The Office of Residential Education will allow residents to bring two guests into on-campus residential spaces beginning Oct. 18, reversing the “no-guest” policy in effect since the start of the coronavirus pandemic. The policy change, announced by the department’s Senior Director Grant Burlew Wednesday in an email to residential assistants obtained by the Daily Trojan, will only apply to USC students.
The decision comes as the positivity rate on campus continues to decline — currently .1% for students and .2% for employees, a decrease from a semester high of .4% among students and 1% among employees.
Guests will be required to show their Trojan Checks to enter residence halls, and residents must consult with roommates and suitemates for overnight guests. Guests will also not be allowed to stay for more than three nights in a row.
In a student media briefing Tuesday, Chief Health Officer Dr. Sarah Van Orman said the Office of Residential Education would make a “significant change” to USC Housing guidelines by Oct. 18.
In a previous media briefing Aug. 26, Van Orman said the no-guest policy was a regulation from the Los Angeles County of Public Health rather than the University. A spokesperson for the department, in a statement to the Daily Trojan, denied that USC’s policy was a directive from L.A. County.
In a media briefing Sept. 28, Van Orman said the no-guest policy was a recommendation from the Center for Disease Control, and not because of local health regulations.
The no-guest policy received some criticism among students who cited the contrast between the strict housing rules and crowded Welcome Week events.
Parker Weiss, a sophomore majoring in mechanical engineering who lives at USC Village, said the new policy will “make life on campus way more normal.”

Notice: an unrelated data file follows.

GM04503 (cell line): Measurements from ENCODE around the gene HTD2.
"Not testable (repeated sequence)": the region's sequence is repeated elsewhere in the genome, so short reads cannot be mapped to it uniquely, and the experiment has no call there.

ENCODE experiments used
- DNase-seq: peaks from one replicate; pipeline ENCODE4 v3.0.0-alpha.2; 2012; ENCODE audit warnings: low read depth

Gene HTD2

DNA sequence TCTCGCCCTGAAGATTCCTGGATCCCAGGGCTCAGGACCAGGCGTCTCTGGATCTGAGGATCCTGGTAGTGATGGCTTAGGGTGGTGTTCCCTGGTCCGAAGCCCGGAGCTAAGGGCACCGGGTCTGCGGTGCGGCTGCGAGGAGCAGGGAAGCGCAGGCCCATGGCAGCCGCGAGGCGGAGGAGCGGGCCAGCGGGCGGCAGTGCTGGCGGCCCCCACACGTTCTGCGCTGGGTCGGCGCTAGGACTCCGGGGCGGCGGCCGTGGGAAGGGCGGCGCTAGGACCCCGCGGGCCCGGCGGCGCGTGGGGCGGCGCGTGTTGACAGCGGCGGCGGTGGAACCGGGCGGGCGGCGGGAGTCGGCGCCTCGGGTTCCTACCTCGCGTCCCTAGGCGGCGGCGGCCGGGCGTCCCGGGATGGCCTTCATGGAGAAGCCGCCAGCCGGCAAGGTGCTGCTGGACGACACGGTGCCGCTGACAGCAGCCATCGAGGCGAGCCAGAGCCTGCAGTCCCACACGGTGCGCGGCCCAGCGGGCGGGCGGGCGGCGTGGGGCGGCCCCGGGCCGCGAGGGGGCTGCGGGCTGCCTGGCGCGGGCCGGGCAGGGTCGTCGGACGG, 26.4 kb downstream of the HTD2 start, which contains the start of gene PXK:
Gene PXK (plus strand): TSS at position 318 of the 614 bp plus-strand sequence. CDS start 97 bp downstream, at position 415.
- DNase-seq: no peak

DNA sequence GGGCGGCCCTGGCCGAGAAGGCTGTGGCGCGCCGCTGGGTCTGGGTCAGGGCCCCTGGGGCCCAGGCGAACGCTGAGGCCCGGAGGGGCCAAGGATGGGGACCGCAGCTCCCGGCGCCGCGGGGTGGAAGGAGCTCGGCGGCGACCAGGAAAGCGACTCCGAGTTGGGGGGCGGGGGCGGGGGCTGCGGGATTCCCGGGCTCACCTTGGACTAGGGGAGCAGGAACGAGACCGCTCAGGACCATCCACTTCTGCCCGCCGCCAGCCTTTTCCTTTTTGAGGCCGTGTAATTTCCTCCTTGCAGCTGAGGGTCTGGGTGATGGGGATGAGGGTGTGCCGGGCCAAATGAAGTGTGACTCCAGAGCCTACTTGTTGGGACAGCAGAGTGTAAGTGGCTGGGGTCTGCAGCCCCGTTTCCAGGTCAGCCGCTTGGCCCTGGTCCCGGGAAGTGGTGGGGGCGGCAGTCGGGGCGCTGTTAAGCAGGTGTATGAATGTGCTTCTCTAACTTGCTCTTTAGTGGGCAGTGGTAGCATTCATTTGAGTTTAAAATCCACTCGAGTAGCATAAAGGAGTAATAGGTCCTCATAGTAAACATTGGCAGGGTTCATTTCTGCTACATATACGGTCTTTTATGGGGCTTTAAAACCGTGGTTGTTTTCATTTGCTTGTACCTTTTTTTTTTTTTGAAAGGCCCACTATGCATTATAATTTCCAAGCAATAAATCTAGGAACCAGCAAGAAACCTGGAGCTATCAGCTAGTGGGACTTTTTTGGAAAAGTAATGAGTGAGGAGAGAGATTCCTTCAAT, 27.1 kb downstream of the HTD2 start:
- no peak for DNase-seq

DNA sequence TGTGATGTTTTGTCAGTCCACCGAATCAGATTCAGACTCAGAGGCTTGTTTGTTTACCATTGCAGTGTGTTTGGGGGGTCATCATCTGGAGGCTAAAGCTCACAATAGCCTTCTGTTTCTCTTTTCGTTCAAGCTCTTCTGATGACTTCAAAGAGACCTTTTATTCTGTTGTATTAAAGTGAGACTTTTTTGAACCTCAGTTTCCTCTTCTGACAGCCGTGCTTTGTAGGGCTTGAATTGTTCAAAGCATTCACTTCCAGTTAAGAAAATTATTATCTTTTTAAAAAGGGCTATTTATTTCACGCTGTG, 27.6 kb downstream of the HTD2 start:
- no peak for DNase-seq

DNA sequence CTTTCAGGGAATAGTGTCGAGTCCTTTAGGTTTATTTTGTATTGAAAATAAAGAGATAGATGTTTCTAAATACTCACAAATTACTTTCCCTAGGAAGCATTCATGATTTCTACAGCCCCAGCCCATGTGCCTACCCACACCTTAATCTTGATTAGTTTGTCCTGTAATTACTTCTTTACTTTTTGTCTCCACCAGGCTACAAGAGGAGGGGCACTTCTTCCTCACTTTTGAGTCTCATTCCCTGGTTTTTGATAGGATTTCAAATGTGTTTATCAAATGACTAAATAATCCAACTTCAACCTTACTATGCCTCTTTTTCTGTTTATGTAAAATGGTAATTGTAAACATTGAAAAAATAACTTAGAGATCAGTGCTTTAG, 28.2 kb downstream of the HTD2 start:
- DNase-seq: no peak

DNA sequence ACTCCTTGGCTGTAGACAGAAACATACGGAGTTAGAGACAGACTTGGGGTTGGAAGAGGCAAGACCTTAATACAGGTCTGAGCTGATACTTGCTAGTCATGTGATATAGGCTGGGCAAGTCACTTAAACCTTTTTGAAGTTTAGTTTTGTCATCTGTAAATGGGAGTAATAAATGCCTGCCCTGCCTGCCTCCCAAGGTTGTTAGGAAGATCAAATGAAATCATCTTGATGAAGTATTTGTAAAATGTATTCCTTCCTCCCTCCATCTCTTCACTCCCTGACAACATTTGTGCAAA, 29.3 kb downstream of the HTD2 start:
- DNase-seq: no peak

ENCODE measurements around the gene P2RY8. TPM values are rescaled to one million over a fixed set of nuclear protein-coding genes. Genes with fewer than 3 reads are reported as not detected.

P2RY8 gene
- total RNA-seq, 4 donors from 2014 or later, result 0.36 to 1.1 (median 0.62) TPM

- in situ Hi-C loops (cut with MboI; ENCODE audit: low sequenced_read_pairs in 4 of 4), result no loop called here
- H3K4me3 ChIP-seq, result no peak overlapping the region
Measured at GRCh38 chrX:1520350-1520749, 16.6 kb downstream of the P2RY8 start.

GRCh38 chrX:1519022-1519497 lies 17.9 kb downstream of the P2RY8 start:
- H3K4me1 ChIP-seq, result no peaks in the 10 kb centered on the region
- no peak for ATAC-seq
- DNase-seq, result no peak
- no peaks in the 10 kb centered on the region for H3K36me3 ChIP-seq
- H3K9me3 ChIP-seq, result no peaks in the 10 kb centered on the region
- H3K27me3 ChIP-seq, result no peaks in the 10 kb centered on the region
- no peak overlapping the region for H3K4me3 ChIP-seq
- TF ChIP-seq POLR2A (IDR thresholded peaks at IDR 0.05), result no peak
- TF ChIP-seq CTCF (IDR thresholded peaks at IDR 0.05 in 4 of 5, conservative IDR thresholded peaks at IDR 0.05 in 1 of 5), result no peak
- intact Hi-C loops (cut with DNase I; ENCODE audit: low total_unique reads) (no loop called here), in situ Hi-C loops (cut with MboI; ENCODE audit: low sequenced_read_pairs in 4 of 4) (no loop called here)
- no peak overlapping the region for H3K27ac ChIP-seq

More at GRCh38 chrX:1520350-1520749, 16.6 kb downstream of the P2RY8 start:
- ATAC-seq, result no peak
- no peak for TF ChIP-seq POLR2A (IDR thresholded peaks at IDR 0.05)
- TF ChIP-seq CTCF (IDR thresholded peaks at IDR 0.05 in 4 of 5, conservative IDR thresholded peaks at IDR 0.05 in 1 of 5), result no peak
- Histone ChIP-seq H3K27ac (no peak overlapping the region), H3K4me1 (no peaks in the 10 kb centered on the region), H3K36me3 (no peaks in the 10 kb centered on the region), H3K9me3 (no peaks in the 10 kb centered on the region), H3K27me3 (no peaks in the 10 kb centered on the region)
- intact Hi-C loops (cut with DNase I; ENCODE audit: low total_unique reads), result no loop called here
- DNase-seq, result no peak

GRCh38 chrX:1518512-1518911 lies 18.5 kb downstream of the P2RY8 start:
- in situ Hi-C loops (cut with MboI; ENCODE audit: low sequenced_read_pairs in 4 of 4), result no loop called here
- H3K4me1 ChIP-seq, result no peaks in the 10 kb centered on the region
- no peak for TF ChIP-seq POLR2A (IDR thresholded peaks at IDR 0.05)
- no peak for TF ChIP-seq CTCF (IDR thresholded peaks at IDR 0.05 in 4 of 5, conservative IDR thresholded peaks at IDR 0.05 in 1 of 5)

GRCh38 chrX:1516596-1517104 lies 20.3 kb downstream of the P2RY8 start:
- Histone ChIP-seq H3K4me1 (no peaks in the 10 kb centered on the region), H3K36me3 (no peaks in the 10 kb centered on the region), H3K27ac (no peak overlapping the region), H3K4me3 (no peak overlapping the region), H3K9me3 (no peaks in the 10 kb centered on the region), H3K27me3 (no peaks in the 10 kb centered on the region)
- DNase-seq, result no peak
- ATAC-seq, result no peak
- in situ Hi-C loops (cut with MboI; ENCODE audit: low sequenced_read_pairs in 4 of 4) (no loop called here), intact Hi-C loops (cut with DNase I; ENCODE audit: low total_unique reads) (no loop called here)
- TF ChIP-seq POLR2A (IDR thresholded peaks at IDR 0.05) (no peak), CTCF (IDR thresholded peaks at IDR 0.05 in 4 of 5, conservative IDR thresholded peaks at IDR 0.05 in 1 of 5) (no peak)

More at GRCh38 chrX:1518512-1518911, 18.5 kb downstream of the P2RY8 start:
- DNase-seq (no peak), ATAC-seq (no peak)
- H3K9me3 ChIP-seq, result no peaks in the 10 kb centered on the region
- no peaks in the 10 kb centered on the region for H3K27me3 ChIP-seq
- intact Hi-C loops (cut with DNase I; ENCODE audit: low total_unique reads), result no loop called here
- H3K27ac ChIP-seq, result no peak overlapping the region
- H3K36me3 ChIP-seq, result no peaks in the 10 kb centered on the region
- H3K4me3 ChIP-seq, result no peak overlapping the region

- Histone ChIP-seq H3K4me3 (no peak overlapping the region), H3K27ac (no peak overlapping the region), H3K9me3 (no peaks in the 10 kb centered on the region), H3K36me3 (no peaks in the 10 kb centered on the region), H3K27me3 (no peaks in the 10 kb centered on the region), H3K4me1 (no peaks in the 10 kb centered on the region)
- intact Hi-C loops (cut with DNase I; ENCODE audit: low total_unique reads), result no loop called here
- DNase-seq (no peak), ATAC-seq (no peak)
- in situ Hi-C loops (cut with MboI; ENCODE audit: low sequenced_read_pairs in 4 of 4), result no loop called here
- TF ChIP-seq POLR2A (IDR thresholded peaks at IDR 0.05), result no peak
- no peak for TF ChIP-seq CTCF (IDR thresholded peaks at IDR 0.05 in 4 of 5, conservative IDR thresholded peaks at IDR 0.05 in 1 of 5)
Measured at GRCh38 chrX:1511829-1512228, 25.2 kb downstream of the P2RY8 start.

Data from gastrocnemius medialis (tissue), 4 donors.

“A lot of my friends are off campus [and] didn’t have any restrictions, all of the guys that are on campus are like ‘This is still kind of like a weird situation to be in,’” Weiss said. “But I think this helps to return to normal a lot.”
Ani Sarkisyan, a senior majoring in psychology, has worked as a resident assistant for two years. With the no-guest policy in place, her job is much easier because there have been less issues with resident write-ups and parties, she said.
At the same time, Sarkisyan said she believes the updated policy will make socializing easier for freshmen.
“Especially for freshmen living in apartment-style housing, it’s so hard for them to meet people and interact,” Sarkisyan said. “So I’m kind of happy that it happened. Of course, for an RA, it’s a lot more work, but we kind of already did this before.”
Ian Cabeen, a sophomore majoring in psychology who lives at USC Village and is Weiss’s roommate, said, with the no-guest policy in place, he paid for Lyft’s to friends’ homes because he could not have people over in his apartment.
“It’s gonna be really nice for us living in the Village, especially because we have spent so much money Lyfting around and going to other places to hang out with people,” Cabeen said. “We want to have people over and hang out at our house.”
In the email to resident assistants, Burlew said residents should meet with roommates and suitemates to “discuss what their expectations will be around shared space” in light of the new policy.
While Sarkisyan said she imagines there could be conflict for roommates who have different levels of comfort surrounding the coronavirus, the restriction of guests to USC students who have high rates of vaccination will help, she said.
“Everyone has to be OK with [having guests over] … Not everyone is as comfortable with COVID,” Sarkisyan said. “[But] the guest policy isn’t even as it was before. Before you could bring in anyone, but now it’s just like USC students. Most USC students are vaccinated, so I feel like USC did that on purpose.”
Gus Lanser, a resident assistant in McCarthy and senior majoring in chemical engineering, said he was “positively surprised” by the change because he can have his friends over and so his residents can have a better freshman experience.
“During my freshman year hanging out with people from different dorms — the impact that had on my freshman year experience,” Lanser said. “And I really went for my residents to be able to experience that.”
Lanser also said before the semester started, he met with residents to discuss their comfort with having guests, thinking about both the guest policy at the time and future changes. Because of that, he said, he “doesn’t foresee any issues.”